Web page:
# moritz/spinoptics

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[tex] more fixes by Signe++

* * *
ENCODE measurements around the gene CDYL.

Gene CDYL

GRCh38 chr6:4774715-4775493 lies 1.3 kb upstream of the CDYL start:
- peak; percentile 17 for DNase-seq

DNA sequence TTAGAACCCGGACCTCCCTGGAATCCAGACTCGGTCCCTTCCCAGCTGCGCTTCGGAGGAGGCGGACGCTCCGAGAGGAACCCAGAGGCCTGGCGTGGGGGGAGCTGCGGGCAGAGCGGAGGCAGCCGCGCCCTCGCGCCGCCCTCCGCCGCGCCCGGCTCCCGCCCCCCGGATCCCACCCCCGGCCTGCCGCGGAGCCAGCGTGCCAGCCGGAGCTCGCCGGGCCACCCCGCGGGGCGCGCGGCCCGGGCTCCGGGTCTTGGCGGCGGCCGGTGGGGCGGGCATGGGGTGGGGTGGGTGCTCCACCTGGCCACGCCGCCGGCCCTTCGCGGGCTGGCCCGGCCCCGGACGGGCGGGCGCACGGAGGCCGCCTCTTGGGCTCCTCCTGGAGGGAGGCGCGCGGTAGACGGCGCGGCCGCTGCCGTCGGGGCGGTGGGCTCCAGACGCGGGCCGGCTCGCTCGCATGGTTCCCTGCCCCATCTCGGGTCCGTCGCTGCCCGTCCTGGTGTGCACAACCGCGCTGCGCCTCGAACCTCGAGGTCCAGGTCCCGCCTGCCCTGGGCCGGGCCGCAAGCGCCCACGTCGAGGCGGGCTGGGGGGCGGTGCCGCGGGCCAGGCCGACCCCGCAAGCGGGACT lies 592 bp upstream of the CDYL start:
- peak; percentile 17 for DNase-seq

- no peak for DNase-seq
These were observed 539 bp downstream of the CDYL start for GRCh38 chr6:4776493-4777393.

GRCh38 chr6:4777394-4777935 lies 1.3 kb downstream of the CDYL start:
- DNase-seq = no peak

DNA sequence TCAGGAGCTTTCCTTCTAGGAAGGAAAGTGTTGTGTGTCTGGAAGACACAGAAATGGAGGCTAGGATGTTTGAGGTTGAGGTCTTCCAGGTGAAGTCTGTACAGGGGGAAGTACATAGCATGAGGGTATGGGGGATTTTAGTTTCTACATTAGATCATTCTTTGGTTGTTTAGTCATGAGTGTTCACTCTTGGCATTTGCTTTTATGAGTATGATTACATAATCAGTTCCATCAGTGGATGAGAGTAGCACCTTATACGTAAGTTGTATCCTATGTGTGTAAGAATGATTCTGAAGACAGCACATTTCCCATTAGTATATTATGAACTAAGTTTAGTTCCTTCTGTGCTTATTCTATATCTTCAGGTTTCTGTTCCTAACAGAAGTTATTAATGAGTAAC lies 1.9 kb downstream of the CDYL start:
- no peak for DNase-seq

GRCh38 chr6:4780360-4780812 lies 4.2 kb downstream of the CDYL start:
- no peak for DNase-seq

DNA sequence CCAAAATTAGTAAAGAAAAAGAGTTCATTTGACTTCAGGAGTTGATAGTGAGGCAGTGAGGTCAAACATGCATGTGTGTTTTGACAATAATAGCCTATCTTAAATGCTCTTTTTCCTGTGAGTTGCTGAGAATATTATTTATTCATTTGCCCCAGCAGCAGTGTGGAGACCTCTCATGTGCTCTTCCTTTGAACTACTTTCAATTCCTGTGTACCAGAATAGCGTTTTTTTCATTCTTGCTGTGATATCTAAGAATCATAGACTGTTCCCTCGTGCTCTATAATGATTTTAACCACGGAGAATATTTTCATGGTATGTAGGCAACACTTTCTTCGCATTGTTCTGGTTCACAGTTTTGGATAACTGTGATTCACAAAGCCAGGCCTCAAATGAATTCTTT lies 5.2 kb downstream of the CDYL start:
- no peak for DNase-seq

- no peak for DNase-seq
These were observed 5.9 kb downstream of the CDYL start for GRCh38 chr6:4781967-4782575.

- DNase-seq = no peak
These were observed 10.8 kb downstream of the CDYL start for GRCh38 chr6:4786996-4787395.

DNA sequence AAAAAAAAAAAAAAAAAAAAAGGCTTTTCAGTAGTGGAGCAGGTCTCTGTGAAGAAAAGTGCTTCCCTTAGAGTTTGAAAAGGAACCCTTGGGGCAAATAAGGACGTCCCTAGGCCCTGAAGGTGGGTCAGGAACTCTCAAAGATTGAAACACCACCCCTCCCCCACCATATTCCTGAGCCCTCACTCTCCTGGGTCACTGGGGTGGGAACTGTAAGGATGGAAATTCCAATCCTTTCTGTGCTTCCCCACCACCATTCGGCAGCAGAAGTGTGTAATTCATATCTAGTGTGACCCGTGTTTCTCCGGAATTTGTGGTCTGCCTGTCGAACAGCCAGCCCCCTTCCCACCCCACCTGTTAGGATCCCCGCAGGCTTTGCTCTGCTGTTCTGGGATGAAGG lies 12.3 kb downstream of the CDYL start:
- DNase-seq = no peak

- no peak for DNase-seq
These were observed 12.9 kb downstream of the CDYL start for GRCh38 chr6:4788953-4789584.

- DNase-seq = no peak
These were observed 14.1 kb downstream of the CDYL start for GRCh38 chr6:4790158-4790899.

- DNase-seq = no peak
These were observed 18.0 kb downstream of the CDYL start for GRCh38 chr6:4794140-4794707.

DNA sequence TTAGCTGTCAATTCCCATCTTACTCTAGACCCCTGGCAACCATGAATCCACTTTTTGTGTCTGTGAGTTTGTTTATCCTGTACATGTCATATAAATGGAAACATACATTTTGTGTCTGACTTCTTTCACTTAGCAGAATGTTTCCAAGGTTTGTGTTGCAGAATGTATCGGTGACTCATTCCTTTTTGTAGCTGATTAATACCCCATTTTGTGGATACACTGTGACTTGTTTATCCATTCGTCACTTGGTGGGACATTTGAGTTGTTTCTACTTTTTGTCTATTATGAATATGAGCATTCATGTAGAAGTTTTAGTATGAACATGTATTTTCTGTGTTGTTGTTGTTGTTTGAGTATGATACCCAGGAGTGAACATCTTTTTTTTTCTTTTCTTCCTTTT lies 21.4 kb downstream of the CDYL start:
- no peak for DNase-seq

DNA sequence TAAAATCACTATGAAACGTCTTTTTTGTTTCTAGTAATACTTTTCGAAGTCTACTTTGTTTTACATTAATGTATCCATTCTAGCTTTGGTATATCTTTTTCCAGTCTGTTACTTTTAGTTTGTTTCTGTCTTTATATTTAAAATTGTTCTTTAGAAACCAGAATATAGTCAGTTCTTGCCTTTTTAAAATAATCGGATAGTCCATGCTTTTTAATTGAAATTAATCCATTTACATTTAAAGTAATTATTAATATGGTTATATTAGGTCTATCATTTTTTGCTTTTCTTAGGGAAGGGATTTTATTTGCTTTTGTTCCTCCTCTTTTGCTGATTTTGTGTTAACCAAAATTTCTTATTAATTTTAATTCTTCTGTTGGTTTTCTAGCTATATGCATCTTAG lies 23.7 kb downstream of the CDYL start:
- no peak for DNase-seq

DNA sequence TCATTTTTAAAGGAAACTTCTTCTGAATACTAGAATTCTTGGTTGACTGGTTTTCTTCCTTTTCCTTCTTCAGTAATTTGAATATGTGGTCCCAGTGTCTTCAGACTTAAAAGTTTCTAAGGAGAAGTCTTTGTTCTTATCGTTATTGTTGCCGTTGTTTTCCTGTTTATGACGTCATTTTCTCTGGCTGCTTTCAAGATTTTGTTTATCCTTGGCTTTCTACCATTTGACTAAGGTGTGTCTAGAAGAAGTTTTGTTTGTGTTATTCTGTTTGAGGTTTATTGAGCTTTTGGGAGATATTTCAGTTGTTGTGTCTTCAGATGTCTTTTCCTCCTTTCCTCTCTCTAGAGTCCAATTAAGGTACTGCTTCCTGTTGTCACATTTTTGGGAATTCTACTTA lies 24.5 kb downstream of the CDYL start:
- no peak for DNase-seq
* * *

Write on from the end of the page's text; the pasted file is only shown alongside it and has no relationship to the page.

@@ -106,22 +106,22 @@ \chapter{Theory} G = \sigma \frac{W}{L} \end{align} -where $\sigma$ is a material specific parameter, and independent of the +where $\sigma$ is a material specific parameter and independent of the geometry of the conductor. \emph{Large enough} means in this context specifically that both lengths are large compared to all of three characteristic lengths: the Fermi wavelength, the mean free path and the phase-relaxation length. The mean free path is the average distance which a charge carrier can travel -before it is scattered (by an impurity, electrons or phonons), and thus loses +before it is scattered (by an impurity, electrons or phonons) and thus loses momentum. If the length of the conductor is smaller than the mean free path, most electrons travel through it without scattering, and one could naively assume that this means the resistance is zero. -Still experiments show that a finite resistance can be observed. That's -because the sample can't be measured in isolation; it is attached to the +Still experiments show that a finite resistance can be observed. That is +because the sample cannot be measured in isolation; it is attached to the macroscopic measuring system through \emph{leads}. Even if the leads are very good conductors themselves, a contact resistance arises. So the theory has to take into account both the sample and the leads. @@ -144,8 +144,8 @@ \subsection*{Landauer Formula} without reflection. This means that the $k_x$ states in the left lead are occupied by electrons -coming from contact 1, and thus have the same electrochemical potential as -the contact, $\mu_1$. Likewise the $-k_x$ states in the right lead have the +coming from contact 1 and thus have the same electrochemical potential as +the contact $\mu_1$. Likewise the $-k_x$ states in the right lead have the potential $\mu_2$. At zero temperature, only electrons with energies between $\mu_1$ and $\mu_2$ @@ -164,14 +164,14 @@ \subsection*{Landauer Formula} G = \frac{I |e|}{\mu_1 - \mu_2} = \frac{2 e^2}{h} MT \end{align} -\subsection*{Transmission and Green's functions} +\subsection*{Transmission and Green's Functions} To calculate the matrix $T$, one can make use of the so-called \emph{Green's functions}. A Green's function $G$ is, loosely speaking, an inverse of a -differential operator $D$. More precisely if the relation between an +differential operator $D$. More precisely, if the relation between an excitation $\delta$ and a response $R$ is $D R = \delta$, then every -operator $G$ for -which the equation $R = G \delta$ holds is called a Green's function. +operator $G$, for +which the equation $R = G \delta$ holds, is called a Green's function. To calculate the wave function $\psi$ in response to an excitation $\delta$ at a given energy $E$ we can use the inhomogeneous Schrödinger Equation